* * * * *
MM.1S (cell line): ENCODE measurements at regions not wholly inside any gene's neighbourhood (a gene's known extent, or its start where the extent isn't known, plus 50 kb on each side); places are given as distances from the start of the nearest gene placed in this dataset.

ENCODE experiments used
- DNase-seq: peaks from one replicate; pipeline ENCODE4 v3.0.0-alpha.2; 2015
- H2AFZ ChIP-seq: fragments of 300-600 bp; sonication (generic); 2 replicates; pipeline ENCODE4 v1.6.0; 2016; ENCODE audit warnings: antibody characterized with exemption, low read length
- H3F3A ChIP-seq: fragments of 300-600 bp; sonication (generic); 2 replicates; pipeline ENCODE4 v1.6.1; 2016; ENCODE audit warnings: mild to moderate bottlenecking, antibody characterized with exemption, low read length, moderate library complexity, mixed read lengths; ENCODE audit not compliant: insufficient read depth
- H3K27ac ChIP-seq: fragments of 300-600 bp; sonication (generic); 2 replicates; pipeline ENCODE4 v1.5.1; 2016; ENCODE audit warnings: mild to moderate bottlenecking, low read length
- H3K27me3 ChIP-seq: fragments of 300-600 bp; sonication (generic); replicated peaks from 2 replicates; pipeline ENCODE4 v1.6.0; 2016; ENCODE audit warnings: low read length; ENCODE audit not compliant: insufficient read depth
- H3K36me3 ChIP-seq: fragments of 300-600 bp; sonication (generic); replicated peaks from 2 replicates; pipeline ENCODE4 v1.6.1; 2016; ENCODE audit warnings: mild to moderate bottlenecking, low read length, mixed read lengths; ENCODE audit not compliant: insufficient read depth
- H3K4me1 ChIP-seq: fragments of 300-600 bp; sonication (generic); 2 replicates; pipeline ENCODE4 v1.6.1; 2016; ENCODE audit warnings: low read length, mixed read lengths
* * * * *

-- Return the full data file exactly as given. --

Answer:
MM.1S (cell line): ENCODE measurements at regions not wholly inside any gene's neighbourhood (a gene's known extent, or its start where the extent isn't known, plus 50 kb on each side); places are given as distances from the start of the nearest gene placed in this dataset.

ENCODE experiments used
- DNase-seq: peaks from one replicate; pipeline ENCODE4 v3.0.0-alpha.2; 2015
- H2AFZ ChIP-seq: fragments of 300-600 bp; sonication (generic); 2 replicates; pipeline ENCODE4 v1.6.0; 2016; ENCODE audit warnings: antibody characterized with exemption, low read length
- H3F3A ChIP-seq: fragments of 300-600 bp; sonication (generic); 2 replicates; pipeline ENCODE4 v1.6.1; 2016; ENCODE audit warnings: mild to moderate bottlenecking, antibody characterized with exemption, low read length, moderate library complexity, mixed read lengths; ENCODE audit not compliant: insufficient read depth
- H3K27ac ChIP-seq: fragments of 300-600 bp; sonication (generic); 2 replicates; pipeline ENCODE4 v1.5.1; 2016; ENCODE audit warnings: mild to moderate bottlenecking, low read length
- H3K27me3 ChIP-seq: fragments of 300-600 bp; sonication (generic); replicated peaks from 2 replicates; pipeline ENCODE4 v1.6.0; 2016; ENCODE audit warnings: low read length; ENCODE audit not compliant: insufficient read depth
- H3K36me3 ChIP-seq: fragments of 300-600 bp; sonication (generic); replicated peaks from 2 replicates; pipeline ENCODE4 v1.6.1; 2016; ENCODE audit warnings: mild to moderate bottlenecking, low read length, mixed read lengths; ENCODE audit not compliant: insufficient read depth
- H3K4me1 ChIP-seq: fragments of 300-600 bp; sonication (generic); 2 replicates; pipeline ENCODE4 v1.6.1; 2016; ENCODE audit warnings: low read length, mixed read lengths